Following an extensive debate, the standard was developed with the leadership of Loránd Morvay, Dr. Emil Raísits, Jenő Puntigám and Béla Kerpely, which was accepted by the National Vizsla Club in 1928. The FCI (Federation Cynologique Internationale - World Canine Organisation) recognised this breed in 1936, and registered the standard under number 57.
The working features of the vizsla were characterised like this: ... the most obedient and teachable of all the vizsla types ... it follows instructions very well ... it is due to its unconditional obedience that it searches as wide of an area as we want... there is hardly a Hungarian vizsla that must be forced to retrieve ... with regard to tracking, considering its origin as a bloodhound, it is a real master. (Gyula Csizmadia ) The working conditions were set by the Competition Regulations and accepted in 1936.
The first large breeds were the Végvár, Gyöngyöspuszta and Kapos kennels. The famous vizsla trainers, who were also recognised abroad, like Endre Félix or Balázs Ötvös, did a lot for the popularisation of this breed. The creation of the breeding farm in Hévíz in 1937 produced a great boost in breeding. The owner of the farm was Duke György Festetics.
In 1936, the book of pedigree was closed. Therefore, only the pure blood descendants of dogs admitted into the book until that time were allowed into breeding. By the early 1940s, there were approximately five thousand thoroughbred Hungarian vizslas in the country.
Unfortunately, by the end of World War II, much of the Hungarian vizsla population was destroyed, a few of these dogs were taken to Western Europe or America. The original, central book of origin was also lost in fire, thus the origin of some of the remaining entities found was unknown. The National Vizsla Club re-launched the book of pedigree and began to reconstruct the breed. In this, great assistance was also provided by the state breeding farm established in Gödöllő, east of Budapest in 1947. In 1956, the Hungarian Kennel Club was recreated with the leadership of Mihály Kende, and it managed to settle its membership problems with the FCI in 1963. It was in 1966 that the FCI accepted the modification of the Hungarian vizsla standard.
In parallel with the improvement of the economic and political situation, in the seventies, the dog hobby began another development process that has not abated since. A perceivable change came about in the history of the Hungarian vizsla, as well. More and more hunting dog competitions of higher and higher standards were organised, and that had a favourable effect on breeding, too. Instead of the bulkier, bonier, skinny Hungarian vizslas with much tissue under the skin of the head, widespread after the War, it was the easy-build, dynamic Hungarian vizsla of galloping type similar to the ones dreamed up by Dr. Kálmán Polgár and his associates that came to the foreground, and which perfectly fulfil the hunting and competition requirements of our modern era.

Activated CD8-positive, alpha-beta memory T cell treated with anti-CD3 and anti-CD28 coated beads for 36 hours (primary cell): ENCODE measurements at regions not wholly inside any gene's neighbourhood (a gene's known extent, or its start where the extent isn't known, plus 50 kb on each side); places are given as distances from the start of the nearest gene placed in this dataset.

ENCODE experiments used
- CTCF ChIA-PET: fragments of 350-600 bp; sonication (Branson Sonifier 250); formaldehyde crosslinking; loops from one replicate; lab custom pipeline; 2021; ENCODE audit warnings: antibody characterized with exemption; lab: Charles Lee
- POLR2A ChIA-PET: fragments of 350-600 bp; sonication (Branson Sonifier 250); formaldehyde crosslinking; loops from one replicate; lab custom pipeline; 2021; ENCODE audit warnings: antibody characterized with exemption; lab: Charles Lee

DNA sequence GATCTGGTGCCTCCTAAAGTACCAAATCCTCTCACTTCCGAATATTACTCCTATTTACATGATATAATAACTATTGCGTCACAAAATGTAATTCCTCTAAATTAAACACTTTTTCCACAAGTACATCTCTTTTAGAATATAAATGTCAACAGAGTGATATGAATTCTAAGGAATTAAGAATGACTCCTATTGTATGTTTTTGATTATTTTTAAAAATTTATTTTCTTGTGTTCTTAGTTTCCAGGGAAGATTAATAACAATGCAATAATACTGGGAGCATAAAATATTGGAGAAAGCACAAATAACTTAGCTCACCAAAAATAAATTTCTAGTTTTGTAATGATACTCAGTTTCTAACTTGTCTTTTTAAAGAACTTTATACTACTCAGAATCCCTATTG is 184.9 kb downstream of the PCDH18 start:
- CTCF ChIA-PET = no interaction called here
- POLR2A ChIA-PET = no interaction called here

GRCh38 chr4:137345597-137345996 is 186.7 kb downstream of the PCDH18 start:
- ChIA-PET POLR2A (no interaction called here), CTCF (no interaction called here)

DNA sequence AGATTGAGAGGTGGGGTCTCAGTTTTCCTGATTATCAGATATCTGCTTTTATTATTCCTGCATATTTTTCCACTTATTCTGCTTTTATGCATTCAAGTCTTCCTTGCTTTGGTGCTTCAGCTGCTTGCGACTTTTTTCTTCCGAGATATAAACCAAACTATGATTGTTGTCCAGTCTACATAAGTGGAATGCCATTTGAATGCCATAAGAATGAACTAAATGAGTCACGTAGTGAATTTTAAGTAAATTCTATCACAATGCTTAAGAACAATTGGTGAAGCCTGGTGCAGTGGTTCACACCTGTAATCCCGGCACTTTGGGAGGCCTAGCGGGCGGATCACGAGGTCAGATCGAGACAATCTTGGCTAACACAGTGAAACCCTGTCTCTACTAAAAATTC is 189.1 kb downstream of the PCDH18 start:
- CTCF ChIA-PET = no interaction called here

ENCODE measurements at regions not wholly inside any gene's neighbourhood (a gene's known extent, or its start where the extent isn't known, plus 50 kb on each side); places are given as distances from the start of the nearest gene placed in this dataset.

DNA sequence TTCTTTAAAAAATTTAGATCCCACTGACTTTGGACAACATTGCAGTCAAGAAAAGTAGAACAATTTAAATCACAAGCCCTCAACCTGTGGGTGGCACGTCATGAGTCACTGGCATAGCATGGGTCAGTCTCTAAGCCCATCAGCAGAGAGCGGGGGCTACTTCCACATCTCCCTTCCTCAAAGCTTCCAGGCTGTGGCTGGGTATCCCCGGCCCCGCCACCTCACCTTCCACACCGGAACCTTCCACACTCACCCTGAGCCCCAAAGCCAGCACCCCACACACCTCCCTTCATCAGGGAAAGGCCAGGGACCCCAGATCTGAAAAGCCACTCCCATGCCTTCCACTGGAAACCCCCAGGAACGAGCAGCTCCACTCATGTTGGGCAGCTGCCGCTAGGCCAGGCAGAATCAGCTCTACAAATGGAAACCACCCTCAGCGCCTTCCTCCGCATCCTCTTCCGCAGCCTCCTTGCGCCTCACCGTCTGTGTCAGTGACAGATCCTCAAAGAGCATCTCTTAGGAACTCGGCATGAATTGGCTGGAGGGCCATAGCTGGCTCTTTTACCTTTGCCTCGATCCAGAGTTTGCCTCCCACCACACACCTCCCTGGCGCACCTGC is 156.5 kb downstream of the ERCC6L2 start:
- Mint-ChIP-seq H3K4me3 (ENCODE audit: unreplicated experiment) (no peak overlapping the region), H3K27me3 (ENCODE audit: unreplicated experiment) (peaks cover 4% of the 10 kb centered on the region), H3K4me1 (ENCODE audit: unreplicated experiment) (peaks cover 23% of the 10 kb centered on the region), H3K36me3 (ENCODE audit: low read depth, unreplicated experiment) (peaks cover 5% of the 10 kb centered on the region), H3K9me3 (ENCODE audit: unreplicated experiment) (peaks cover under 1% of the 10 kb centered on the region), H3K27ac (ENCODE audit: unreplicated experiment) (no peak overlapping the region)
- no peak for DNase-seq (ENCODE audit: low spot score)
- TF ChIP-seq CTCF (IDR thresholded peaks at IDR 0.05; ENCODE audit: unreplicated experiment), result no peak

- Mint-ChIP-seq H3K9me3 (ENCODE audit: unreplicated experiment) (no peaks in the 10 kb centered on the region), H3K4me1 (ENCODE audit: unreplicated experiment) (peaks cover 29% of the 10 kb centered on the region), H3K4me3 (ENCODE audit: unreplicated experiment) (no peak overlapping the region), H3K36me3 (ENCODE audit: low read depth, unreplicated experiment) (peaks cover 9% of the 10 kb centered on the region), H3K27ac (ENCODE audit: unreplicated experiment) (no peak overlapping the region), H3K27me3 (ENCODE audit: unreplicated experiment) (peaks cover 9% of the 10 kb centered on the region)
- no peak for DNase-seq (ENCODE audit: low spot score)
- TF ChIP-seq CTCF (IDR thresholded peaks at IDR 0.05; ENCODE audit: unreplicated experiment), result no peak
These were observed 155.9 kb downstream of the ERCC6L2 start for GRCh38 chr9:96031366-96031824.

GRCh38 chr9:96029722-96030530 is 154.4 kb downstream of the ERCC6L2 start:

Wednesday, April 15, 2015

Vizsla in the year 1435

Look to the little red dog lower left.  Seems to even be on point.

The Journey of the Magi
Artist: Sassetta (Stefano di Giovanni) (Italian, Siena or Cortona ca. 1400–1450 Siena)
Date: ca. 1433–35
Medium: Tempera and gold on wood
Dimensions: 8 1/2 x 11 3/4 in. (21.6 x 29.8 cm)

"This scene, by the leading painter of fifteenth-century Siena, shows the three magi journeying to Bethlehem to worship Christ. It is a fragment from a small altarpiece showing the Adoration of the Magi. Originally, the star was shown above the tiled roof of the stable. The fur-lined hat worn by the magus in pink was inspired by the visit to Siena in 1432 of King Sigismund of Hungary. The picture may date about 1433–35."

Monday, April 13, 2015

So Mean

 Planted (placed chukar - a smallish game bird) birds in the field for mostly young Vizslas in the Northern California Vizsla Club "Fun Field Days" event last Saturday morning.

One of the pups found a planted chukar and pounced.  Before he could grab the bird, it flew and landed on Tiffany's tailgate.  Tiffany was my fellow bird planter for the morning. 

Her poor dog was stuck in its crate and could only look longingly.

So mean of that bird.  After a  good laugh and a few quick pictures with my cell phone, we sent the temptress of a bird back into the air.

Great time watching Vizslas of all ages, but mostly pups, come across game birds for the first time.    This is what they were born to do.

And for my friend Pam Lambros and her pup, a great weekend. 
 Along with Fun Field Days the German Shorthair Club was having a field trial.
Olive had a great weekend. She took a first place in Open Puppy, a first place in Open Derby, and a second place in Amateur Puppy. This little pup is just such a fun girl. -  Pam